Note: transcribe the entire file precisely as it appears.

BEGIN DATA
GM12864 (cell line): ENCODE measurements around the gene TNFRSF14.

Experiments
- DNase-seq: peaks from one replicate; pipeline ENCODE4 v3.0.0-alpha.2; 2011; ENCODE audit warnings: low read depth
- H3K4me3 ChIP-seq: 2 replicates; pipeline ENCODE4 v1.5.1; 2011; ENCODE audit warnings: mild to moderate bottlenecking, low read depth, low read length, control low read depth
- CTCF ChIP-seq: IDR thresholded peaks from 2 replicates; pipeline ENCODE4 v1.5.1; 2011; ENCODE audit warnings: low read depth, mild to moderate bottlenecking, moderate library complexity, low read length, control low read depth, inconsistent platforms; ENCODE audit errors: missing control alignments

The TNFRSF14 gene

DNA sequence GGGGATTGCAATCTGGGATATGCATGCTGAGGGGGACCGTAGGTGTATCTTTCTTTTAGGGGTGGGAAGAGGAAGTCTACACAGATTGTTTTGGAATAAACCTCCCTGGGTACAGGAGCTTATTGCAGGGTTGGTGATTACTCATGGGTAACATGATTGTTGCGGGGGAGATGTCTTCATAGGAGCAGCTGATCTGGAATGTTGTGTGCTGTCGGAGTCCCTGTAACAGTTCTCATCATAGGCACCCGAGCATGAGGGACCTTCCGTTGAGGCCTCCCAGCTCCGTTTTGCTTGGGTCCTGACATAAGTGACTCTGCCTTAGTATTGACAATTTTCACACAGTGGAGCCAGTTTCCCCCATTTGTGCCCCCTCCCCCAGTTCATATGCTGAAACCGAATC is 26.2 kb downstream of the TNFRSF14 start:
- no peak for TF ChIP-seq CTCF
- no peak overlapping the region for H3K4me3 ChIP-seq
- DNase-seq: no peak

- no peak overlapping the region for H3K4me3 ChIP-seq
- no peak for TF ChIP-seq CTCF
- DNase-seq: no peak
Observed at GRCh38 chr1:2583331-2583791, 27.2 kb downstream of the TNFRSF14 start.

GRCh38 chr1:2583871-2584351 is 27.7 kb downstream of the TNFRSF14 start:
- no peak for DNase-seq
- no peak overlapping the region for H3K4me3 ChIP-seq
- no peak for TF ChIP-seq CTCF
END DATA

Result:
GM12864 (cell line): ENCODE measurements around the gene TNFRSF14.

Experiments
- DNase-seq: peaks from one replicate; pipeline ENCODE4 v3.0.0-alpha.2; 2011; ENCODE audit warnings: low read depth
- H3K4me3 ChIP-seq: 2 replicates; pipeline ENCODE4 v1.5.1; 2011; ENCODE audit warnings: mild to moderate bottlenecking, low read depth, low read length, control low read depth
- CTCF ChIP-seq: IDR thresholded peaks from 2 replicates; pipeline ENCODE4 v1.5.1; 2011; ENCODE audit warnings: low read depth, mild to moderate bottlenecking, moderate library complexity, low read length, control low read depth, inconsistent platforms; ENCODE audit errors: missing control alignments

The TNFRSF14 gene

DNA sequence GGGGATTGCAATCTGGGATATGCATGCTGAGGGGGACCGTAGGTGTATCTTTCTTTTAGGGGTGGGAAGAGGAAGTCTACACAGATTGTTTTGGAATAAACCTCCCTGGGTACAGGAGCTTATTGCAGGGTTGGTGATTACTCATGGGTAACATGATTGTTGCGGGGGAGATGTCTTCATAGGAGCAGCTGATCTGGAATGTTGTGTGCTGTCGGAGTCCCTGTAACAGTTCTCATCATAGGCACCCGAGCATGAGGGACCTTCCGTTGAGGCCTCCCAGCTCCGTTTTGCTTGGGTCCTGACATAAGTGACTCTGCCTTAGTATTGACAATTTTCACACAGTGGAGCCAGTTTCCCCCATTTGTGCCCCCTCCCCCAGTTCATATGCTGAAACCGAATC is 26.2 kb downstream of the TNFRSF14 start:
- no peak for TF ChIP-seq CTCF
- no peak overlapping the region for H3K4me3 ChIP-seq
- DNase-seq: no peak

- no peak overlapping the region for H3K4me3 ChIP-seq
- no peak for TF ChIP-seq CTCF
- DNase-seq: no peak
Observed at GRCh38 chr1:2583331-2583791, 27.2 kb downstream of the TNFRSF14 start.

GRCh38 chr1:2583871-2584351 is 27.7 kb downstream of the TNFRSF14 start:
- no peak for DNase-seq
- no peak overlapping the region for H3K4me3 ChIP-seq
- no peak for TF ChIP-seq CTCF